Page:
There is a lot of talk about the Baby Friendly initiative lately on the news, talk shows, Twitter and Facebook. While the term is becoming more common, many people aren’t quite sure of what it means in terms of hospitals and giving birth. Today a fellow LC and I talked breastfeeding with our fellow nurses and many of them were unfamiliar with the term as well.
The Baby-Friendly initiative was started by WHO (World Health Organization) and UNICEF and is becoming pretty popular in the US. Simply put it is an accreditation that is given to hospitals and birthing centers that meet certain requirements. Requirements such as skin-to-skin following birth (with well babies of course, and this is not forced on the mother, just normal hospital policy that it happens. Moms can refuse skin-to-skin), bathing and assessments of baby done in the room with parents so they can ask questions and learn basic infant care, breastfeeding education given to all staff (including doctors), no formula bags given out and a goal of having baby in room with mom 23 out of 24 hours. There are more things of course, but those are the highlights.
The AAP (American Academy of Pediatrics) and the CDC are behind hospitals attaining this certification and for a general change in practice as far as mom’s and babies. The hospital I work at is laying the foundations of obtaining certification as well.
So what is all the hullabaloo about, you may ask? Why are people fighting it? Change is hard and can be scary sometimes, we all know that. People are afraid they will be force-fed to breastfeed if they don’t want to. That is not what Baby Friendly is about. Baby Friendly hospitals do have better breast-feeding rates for sure and they are very encouraging with education and getting parents to be informed about what is best for their babies. Will you be forced to breastfeed, no. Will you have better information to make an informed decision, yes.
So why can the formula bags? Simple. Giving out free formula or “gift bags” has demonstrated itself in lower breastfeeding rates. I have heard so many arguments over why it is unjust to remove the bags, but I urge people to look at the bigger picture. No where else in hospitals*, NO WHERE, does marketing and business have direct power over the consumer than on the obstetrics unit. When a hospital allows a brand to give away promotional items that hospital is saying “We recommend this, it is good.” to the consumer. In reality the formula companies are giving the hospitals free formula, nipples and feeding supplies. The hospital and the local WIC normally choose the same brand of formula so the babies stay on the same stuff from hospital to home. WIC has contracts based on bidding systems. The lowest price is what they go for. So your free hospital bag of formula is the lowest bidder, not necessarily the best choice for your baby. That said, save for a few changes for allergies and digestive issues, most formula is all the same. What costs is the advertising, the product cost pennies an ounce. The formula companies are buying their way into homes through the hospital.
Some people still say “who cares, I like free stuff.” Well I like free stuff as well, but you have to go back to ethics. Does the Coronary Care Unit give out McDonald’s Coupons? No, they don’t want you eating fast food, and most of us don’t eat the salads when we go anyway! Does the stroke unit, give out literature about preventing strokes with cigarette ads on the top of the education papers? No. It would be contraindicated. Yet, formula companies have been allowed to market their sub-par product for decades. Formula-fed babies have higher rates of infections, bowel issues, obesity, allergies, auto-immune diseases and so on and so forth. I’m not saying that all formula-fed babies are sickly. I was formula fed and have been very healthy (though a few more IQ points may have been lovely to have;) I’m saying that statistically they have more medical problems.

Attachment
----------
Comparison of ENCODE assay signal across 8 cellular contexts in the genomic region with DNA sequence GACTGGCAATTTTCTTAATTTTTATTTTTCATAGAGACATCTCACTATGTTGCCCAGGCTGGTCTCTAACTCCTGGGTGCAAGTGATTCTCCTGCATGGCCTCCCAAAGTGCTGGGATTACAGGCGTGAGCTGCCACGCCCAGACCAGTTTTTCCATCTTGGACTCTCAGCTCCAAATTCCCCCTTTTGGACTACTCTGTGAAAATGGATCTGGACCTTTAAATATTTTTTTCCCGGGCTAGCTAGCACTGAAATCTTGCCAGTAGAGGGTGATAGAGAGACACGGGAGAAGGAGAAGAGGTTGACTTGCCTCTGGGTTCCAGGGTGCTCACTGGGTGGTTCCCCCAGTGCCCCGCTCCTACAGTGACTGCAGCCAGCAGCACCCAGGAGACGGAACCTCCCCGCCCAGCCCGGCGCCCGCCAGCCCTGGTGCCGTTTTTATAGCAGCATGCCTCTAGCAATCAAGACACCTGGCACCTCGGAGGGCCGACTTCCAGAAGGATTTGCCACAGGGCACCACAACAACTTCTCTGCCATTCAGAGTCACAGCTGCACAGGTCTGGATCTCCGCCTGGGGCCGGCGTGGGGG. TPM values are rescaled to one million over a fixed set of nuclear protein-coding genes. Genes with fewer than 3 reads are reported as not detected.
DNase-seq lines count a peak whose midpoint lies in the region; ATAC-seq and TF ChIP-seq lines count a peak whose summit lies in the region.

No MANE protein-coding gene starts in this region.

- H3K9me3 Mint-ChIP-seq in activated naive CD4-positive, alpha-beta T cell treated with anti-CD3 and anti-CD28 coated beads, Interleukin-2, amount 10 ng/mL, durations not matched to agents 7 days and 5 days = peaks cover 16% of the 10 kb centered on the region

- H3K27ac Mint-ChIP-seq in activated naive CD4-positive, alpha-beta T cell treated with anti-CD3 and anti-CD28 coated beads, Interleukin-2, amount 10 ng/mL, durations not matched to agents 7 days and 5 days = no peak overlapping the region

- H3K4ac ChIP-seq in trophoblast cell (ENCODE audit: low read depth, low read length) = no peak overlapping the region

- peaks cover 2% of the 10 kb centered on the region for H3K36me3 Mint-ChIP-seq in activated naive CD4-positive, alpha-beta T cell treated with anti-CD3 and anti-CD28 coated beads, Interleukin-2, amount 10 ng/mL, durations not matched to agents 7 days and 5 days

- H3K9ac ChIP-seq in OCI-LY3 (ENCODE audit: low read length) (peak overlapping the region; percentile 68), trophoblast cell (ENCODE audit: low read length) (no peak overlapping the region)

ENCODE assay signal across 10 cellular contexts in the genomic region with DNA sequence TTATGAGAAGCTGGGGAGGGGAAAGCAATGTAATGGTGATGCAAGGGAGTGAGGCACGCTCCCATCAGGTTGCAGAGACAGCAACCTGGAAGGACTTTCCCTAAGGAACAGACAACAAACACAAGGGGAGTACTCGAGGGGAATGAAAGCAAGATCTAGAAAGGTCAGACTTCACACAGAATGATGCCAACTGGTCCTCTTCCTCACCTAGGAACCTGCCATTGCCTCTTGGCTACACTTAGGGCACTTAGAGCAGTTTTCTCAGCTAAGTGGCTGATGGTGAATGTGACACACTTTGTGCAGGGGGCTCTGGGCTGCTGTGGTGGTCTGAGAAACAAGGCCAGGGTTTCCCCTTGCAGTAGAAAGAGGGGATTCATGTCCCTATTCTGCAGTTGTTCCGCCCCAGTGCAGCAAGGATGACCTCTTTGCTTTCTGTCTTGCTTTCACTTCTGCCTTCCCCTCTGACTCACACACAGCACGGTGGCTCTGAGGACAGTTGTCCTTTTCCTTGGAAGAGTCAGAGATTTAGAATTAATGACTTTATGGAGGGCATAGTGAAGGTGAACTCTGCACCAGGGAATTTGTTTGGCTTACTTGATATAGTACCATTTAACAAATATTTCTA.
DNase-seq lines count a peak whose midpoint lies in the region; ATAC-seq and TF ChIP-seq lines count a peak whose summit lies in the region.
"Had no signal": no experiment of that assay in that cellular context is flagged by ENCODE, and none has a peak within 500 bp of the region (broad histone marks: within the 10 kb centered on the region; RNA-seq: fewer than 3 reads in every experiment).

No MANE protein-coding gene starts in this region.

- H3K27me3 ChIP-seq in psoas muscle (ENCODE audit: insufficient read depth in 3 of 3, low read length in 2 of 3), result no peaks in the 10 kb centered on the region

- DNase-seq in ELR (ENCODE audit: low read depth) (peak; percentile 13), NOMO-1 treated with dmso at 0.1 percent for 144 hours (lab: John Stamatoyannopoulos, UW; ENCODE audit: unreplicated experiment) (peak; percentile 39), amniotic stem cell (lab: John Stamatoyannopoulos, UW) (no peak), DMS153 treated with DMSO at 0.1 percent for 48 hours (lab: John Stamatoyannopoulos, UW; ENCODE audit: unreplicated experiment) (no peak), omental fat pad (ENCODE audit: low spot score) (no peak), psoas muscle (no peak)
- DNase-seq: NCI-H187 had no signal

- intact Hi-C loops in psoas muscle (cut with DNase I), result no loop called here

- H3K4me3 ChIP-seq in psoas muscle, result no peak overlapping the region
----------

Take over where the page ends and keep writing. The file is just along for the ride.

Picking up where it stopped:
If you have worked with me or know me on a personally level, you will know that I would never make anyone feel bad for giving their baby formula. It’s not about making people feel bad. It’s about getting the right information out there, and not letting big business and the formula lobby choose what your baby eats. The whole mommy-wars things is tiring and gets us no where. We are blaming each other, when if we worked together we would be so much healthier and stronger.
Baby Friendly hospitals are a great step in getting our birth experience. I wholeheartedly want our health care systems to be family oriented and less medical, unless medical is needed of course. When looking at our country and society as a whole, if we want healthier babies and higher breastfeeding rates, we need more than Baby Friendly though. We need our country to recognize how important young families are. How do we do this? Better maternity leave benefits, insurance companies paying for breastpumps, employers who have pump rooms for mom (bathrooms are not pump rooms) and don’t penalize or ridicule moms who pump milk for their babies. How do we pay for this you may ask? By breastfeeding. It save a lot of money. The AAP has estimated in the millions of dollars of financial savings if at least 75% of babies were breastfed for six months. MILLIONS of dollars. Less sick babies, less time off work, less visits to the doctor and emergency rooms.
My rant on Baby Friendly Hospitals is done for now. I almost hit 1000 words, oh my. I must go trim some stuff! Please ask me questions if you have them. Please don’t accuse me of being mean to formula feeding moms, because I am not ;)
*Edited post publishing from Health Care to Hosptials and power to direct power over the consumer. Thanks Robyn for pointing out my blunder.